What? Who? Where?
In May, 2000, we graduated college. Winter, 2001, we moved to Barcelona. I was living with Karen, so I wrote only cards. Karen hides these cards amidst her clothes, in secret places I’m unwilling to explore.
By 2002, we were home and I was experiencing my first bouts with illness. I entered a silent period that lasted two years.
In September, 2004, I recommenced my letter writing. I’m not necessarily embarrassed by these letters. I’m not sure how I feel. At the time, we had just returned home from a three-week honeymoon in Spain. I had been hit by a car on the second day of the trip; a few days later, I entered the hospital close to death (at 118 pounds) and was diagnosed with a chronic, life-changing illness.
In letter after letter I tried to explain to Karen (and myself) what had happened:
“If I was fighting for my life, I was not fighting for myself but our marriage. I was fighting for the oath I had given a little more then a month before, to have you as my wife, to live together in marriage, to love you, to comfort you, to honor you and keep you, in sickness and health, in sorrow and joy, and to be faithful to you, as long as we both shall live. A few weeks was certainly not enough to live this oath. I mean, with the wedding vows surely comes another unspoken vow, one that two young people feel probably feel obliged to ignore: to stay alive.”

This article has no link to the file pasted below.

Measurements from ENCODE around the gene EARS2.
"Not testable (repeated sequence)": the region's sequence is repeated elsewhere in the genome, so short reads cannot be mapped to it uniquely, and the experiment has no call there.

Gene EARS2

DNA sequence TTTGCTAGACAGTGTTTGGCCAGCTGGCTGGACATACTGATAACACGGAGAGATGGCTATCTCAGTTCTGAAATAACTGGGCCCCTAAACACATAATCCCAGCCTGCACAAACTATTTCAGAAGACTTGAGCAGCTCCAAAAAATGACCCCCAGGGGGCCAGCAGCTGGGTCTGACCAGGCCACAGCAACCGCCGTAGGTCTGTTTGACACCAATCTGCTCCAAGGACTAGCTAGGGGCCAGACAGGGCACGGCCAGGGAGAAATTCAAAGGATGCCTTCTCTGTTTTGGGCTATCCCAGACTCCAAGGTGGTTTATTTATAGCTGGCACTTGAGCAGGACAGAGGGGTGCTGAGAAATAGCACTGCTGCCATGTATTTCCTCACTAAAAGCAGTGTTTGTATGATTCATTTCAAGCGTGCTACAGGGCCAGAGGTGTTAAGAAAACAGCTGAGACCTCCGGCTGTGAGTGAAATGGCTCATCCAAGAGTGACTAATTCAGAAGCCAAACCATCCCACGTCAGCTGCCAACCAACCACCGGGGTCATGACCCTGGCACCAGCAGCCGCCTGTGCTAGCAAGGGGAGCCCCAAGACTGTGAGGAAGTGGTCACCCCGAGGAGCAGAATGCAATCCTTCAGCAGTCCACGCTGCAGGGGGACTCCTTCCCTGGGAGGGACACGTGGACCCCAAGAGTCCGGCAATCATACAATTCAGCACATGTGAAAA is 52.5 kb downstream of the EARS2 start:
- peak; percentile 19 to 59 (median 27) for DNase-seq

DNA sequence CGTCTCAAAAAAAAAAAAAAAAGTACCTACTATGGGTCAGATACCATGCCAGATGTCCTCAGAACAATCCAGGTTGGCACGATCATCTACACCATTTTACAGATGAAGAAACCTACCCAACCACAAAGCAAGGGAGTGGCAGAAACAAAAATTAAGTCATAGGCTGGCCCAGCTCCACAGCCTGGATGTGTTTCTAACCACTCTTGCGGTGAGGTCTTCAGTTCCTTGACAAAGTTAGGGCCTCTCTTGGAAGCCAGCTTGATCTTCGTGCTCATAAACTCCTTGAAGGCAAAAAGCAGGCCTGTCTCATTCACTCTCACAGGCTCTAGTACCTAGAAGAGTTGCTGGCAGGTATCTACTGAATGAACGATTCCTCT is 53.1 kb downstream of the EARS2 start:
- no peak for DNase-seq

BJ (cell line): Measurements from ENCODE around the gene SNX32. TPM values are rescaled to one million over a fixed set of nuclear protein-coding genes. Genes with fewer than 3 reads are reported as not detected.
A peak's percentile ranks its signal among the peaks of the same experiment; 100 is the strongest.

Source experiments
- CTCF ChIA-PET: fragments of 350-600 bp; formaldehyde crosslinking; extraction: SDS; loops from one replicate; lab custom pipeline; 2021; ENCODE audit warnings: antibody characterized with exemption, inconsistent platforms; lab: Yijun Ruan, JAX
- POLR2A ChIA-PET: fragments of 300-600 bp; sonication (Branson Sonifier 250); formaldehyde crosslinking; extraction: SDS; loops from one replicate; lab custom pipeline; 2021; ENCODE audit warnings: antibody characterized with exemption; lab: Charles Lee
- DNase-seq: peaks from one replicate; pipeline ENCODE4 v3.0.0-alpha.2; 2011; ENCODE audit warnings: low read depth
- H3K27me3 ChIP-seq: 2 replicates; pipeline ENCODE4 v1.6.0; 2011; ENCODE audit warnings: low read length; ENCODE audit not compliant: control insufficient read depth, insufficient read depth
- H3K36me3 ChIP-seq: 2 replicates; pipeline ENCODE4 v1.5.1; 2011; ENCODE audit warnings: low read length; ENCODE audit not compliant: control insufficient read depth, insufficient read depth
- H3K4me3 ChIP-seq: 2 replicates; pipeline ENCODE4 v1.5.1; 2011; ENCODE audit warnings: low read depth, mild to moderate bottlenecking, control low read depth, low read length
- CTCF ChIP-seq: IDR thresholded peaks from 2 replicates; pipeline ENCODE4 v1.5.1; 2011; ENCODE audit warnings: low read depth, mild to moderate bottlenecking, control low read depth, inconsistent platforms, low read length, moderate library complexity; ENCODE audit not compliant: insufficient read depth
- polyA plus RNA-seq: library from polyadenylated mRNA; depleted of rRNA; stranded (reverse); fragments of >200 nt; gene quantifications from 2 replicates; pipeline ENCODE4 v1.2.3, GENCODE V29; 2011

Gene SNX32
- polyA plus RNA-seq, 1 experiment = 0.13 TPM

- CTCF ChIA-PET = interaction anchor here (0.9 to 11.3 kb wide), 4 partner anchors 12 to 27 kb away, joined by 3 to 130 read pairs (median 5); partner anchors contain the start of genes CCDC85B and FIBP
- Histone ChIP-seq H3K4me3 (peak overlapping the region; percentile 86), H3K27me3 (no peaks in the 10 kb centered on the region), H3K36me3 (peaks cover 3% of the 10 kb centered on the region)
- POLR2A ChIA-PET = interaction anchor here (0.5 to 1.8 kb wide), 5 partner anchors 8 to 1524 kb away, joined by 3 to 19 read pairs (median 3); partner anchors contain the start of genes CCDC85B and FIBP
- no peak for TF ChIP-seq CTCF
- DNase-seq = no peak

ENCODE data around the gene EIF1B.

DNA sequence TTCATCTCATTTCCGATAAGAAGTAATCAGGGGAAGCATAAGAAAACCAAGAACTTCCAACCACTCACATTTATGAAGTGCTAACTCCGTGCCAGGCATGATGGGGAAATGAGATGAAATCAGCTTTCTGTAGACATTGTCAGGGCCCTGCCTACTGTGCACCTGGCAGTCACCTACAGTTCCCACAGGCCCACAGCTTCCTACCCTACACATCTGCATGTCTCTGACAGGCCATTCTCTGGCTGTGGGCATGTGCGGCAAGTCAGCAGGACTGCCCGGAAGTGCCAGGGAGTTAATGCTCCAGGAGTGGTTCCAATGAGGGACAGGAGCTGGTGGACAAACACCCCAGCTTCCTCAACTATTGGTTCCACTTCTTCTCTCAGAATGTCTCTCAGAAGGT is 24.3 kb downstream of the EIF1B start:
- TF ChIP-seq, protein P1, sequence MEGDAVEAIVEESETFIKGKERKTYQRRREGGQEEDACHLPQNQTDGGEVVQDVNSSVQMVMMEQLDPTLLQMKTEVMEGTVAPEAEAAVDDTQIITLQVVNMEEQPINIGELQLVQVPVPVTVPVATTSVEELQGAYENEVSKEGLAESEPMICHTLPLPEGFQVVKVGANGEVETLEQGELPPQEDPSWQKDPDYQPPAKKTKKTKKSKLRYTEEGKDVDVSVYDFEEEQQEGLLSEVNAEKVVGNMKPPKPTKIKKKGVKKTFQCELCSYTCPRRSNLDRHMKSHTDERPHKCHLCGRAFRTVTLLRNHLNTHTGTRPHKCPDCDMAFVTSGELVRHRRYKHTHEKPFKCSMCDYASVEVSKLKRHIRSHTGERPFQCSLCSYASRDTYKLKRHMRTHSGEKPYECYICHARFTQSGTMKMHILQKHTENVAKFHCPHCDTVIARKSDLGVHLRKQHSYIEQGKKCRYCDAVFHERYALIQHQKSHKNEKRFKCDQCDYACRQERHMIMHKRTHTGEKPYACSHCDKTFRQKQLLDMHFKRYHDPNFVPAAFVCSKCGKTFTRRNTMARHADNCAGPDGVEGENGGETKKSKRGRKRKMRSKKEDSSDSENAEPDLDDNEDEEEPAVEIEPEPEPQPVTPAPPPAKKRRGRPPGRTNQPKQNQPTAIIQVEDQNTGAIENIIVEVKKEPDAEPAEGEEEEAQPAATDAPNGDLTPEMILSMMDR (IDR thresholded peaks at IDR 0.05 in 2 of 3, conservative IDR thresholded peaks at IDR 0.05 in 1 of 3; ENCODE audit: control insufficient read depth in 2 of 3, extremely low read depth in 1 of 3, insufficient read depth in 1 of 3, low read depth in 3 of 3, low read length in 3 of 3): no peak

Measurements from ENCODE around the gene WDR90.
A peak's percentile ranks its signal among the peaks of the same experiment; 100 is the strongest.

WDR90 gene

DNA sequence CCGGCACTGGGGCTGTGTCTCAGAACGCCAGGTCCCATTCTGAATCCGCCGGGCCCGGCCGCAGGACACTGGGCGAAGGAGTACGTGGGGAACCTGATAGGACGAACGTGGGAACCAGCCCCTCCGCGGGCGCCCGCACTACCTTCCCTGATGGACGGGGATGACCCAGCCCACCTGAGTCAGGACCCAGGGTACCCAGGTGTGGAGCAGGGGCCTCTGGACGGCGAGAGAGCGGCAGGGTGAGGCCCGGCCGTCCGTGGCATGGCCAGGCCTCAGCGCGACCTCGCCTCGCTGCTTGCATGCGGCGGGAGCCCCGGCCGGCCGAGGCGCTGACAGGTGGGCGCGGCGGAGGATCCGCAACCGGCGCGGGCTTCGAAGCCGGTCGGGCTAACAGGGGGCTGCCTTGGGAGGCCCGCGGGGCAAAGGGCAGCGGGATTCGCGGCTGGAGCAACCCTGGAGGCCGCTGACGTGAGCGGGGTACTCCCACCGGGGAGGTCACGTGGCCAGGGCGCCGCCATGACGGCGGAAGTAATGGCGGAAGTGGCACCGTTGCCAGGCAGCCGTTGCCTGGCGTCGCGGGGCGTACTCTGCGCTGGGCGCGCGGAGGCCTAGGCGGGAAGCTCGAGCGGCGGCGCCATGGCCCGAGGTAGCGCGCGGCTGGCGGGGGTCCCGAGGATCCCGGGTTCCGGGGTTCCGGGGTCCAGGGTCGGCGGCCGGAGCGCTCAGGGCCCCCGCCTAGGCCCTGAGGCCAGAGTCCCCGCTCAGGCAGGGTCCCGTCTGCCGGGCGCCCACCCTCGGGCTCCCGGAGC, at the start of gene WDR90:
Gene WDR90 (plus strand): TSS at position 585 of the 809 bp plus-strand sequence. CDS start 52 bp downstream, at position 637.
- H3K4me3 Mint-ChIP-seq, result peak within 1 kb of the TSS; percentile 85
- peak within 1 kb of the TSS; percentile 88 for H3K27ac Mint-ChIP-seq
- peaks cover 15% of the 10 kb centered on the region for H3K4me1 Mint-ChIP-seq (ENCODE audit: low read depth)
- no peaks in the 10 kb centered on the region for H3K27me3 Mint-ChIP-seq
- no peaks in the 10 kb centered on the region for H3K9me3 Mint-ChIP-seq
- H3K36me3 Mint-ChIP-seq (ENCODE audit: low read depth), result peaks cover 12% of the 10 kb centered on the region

By then, of course, I saw Karen every day. I talked to her for hours. And yet, the letters I wrote during that time seemed crucial. Somehow, I was trying to figure it out. What had happened to me? Why? I was absolutely poor so the letter, once again, became my de-facto birthday and anniversary gift.
Last year, a day after her birthday, a day late, I wrote my wife a letter. It began: